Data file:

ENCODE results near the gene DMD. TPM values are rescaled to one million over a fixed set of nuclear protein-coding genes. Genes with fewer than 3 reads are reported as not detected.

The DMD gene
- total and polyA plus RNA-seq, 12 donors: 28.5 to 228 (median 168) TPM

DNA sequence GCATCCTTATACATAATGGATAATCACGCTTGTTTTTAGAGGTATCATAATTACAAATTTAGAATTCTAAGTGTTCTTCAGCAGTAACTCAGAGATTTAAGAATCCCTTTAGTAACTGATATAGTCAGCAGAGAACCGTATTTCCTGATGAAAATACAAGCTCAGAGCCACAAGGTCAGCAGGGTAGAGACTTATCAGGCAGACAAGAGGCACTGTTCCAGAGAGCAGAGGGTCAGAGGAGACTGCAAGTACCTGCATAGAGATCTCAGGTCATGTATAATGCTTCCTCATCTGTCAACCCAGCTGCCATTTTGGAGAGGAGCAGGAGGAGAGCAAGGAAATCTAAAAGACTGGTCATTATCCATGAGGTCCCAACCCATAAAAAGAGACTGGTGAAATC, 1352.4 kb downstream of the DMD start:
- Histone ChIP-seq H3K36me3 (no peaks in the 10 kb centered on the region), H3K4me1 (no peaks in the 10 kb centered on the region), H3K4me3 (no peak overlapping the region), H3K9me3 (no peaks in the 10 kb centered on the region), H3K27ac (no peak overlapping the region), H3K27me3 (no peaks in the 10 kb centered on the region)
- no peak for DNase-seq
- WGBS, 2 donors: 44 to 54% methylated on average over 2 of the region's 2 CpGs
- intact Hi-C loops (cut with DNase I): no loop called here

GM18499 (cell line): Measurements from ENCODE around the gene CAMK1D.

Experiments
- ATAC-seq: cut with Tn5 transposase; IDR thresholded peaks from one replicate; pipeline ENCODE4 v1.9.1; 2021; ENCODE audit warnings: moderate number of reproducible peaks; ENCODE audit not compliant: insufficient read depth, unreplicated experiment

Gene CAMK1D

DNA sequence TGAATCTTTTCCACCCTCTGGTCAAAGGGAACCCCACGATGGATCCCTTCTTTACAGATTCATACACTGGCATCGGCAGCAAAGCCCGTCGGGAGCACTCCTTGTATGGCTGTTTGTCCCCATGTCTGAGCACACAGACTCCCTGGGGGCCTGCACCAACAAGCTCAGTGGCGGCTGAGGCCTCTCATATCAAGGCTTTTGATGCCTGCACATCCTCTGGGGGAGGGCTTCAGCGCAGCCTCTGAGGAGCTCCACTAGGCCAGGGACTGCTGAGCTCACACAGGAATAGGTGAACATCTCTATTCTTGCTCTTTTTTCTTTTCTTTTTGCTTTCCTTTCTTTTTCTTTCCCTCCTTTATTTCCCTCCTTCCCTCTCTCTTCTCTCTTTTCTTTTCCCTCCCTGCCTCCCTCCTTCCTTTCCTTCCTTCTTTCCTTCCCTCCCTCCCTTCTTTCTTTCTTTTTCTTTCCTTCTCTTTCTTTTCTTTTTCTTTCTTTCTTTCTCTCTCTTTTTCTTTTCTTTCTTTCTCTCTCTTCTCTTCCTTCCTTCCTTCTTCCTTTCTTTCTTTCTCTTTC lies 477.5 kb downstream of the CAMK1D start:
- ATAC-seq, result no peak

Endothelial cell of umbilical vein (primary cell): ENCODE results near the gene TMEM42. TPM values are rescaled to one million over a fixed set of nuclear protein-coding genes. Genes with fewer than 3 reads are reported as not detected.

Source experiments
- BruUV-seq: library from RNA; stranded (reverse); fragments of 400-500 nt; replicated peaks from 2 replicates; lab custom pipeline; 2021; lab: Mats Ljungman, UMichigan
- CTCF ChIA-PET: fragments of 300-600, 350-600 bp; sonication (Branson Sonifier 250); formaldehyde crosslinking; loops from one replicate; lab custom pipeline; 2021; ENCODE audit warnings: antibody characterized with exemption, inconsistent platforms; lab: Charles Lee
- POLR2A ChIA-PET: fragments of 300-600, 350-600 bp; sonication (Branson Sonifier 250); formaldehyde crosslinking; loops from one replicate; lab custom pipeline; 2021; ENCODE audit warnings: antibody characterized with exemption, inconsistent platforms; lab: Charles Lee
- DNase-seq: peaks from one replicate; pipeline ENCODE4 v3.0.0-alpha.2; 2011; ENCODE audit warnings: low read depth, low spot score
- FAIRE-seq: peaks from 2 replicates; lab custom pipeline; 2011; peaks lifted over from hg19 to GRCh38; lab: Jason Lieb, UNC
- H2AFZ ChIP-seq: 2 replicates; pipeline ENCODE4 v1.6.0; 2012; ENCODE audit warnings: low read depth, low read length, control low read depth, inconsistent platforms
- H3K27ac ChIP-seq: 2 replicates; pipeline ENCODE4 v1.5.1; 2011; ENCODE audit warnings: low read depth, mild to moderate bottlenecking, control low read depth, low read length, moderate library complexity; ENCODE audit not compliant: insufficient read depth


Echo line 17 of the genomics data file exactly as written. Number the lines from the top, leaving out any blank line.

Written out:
- BruUV-seq: library from RNA; stranded (reverse); fragments of 400-500 nt; replicated peaks from 2 replicates; lab custom pipeline; 2021; lab: Mats Ljungman, UMichigan